As I was waiting for a virtual interview with former trade minister Vasant Bharath to begin last Wednesday, my eyes were drawn to a beautiful painting hanging behind him on the wall over his right shoulder.
With a few minutes left before the official start of the show, which was going to be broadcast live on television, I asked him about that painting.
Mr Bharath explained it was part of his personal collection from his favourite artist.
Unfortunately, the artist’s name has since slipped out of my mind, and for that, I am genuinely sorry.
Mr Bharath is no stranger to the national spotlight after years of public service and political ambitions.
Yet, unsurprisingly, a Google search for “who is Vasant Bharath’s favourite artist” proved futile.
There were no results about Bharath’s love of art.
One of the things that the COVID pandemic and the resultant increase in the dependency on technology has done is give us a peek into the homes and lives of people in a way we did not have before.
It’s a portal into the personal lives of people with whom we may have only had a professional relationship.
This is how I also found out about a former colleague’s green thumb and gorgeous garden.
But apart from fassness, more importantly, these two situations have reminded me that people are not one-dimensional.
They never were, and they have never been.
Although far too often we, myself included, tend to place people into boxes and label them, this is both unfortunate and unfair.
We are all multi-faceted and complex.
Take, for example, Colin Robinson, who died in March at the age of 58.
For many years all I knew of Colin was that he was a local gay rights activist and a very vocal one at that.
That was until I called him one day for an interview, and we spoke for a bit.
Then I found out Colin had placed first in the country when he wrote the common entrance exam, won a national scholarship to attend Yale University before dropping out and completing his undergrad degree at New York University.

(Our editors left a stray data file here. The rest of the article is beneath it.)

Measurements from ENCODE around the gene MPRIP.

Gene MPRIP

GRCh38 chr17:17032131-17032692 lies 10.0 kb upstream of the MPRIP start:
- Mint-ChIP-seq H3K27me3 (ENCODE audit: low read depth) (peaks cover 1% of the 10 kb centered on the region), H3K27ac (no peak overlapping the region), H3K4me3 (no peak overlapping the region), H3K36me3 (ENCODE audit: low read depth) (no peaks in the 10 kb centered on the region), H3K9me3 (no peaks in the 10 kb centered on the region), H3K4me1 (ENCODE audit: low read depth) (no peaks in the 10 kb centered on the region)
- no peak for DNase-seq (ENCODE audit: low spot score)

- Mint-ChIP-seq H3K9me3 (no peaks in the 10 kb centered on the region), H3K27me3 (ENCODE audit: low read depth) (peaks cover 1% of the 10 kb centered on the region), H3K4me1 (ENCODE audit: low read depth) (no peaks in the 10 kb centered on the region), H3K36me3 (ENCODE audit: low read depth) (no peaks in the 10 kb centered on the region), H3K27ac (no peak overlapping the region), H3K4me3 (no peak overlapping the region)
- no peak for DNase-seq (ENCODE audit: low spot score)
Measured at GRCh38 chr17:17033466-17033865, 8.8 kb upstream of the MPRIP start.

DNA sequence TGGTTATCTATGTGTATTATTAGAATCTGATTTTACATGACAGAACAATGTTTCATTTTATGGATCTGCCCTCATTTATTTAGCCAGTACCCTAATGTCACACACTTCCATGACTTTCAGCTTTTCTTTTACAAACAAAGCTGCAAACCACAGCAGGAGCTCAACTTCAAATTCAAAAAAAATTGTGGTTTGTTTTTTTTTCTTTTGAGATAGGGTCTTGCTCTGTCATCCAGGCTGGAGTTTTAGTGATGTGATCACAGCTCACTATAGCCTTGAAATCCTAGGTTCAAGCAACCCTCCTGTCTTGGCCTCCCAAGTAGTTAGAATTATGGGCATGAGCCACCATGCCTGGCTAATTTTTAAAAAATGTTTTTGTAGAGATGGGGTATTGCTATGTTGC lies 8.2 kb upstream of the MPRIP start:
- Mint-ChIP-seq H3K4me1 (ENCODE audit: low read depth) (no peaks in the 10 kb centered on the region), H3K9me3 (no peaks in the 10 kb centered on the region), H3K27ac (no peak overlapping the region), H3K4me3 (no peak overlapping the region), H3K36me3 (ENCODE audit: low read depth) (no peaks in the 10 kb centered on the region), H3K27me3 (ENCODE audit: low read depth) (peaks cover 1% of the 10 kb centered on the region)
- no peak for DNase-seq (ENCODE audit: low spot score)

And still, that was not all that Colin was. He was also a poet and author, and much more.
When we box people into one dimension and fail to understand that they, like us, are also a mix of messy and magnificent, we are selling them short.
In this vein, I applaud Scotiabank T&T for taking a bold step this week with its latest advertising campaign.
The social media campaign, which started on Monday, features six proud members of the LGBTQIA community educating us on the various difficulties they have experienced.
They ended with one voice:
“But when I can focus on opportunities, instead of barriers. When I can celebrate who I love just like everyone else. When I know I belong. When I feel like I belong. I can be my whole self.”
As a strong show of support, former national football team skipper Kenwyne Jones also added his voice as an ally:
Jones ends with the statement:
“Inclusion begins with all of us. We all need to embrace and respect each other because when everyone can be their whole self, we all thrive.”
A bold step from the bank, the participants, and Jones.
But understanding and respecting individuality is not only for customers.
Employers and team leaders also need to understand that staff are not just one thing.
Everyone is unique.
So management cannot be a one-size-fits-all approach.
Yes, it would be best if you had an overall team direction and everyone working together.
But when you are working on the bigger picture, individuals matter the most and we are all programmed differently.
Sometimes what is needed is less of a macro-level approach to one that is more on an individual level.
And this is why Phil Jackson could have gotten the best out of the legendary Chicago Bulls with two opposing personalities in Michael Jordan and Dennis Rodman.
Jackson worked with individuals and their personalities so that they were able to capture a three-peat.
How else can you explain Rodman being granted a Las Vegas vacation in the middle of the season?
On an employee level, we have seen a visible shift in the way we view work.
The pandemic has disrupted the labour market in many ways. No longer one dimensional, a second job or side hustle has become a necessity.
From hydroponic gardening to online trading, the uncertainty surrounding COVID-19 has provided an impetus for entrepreneurship, tapping into our multi-dimensional self.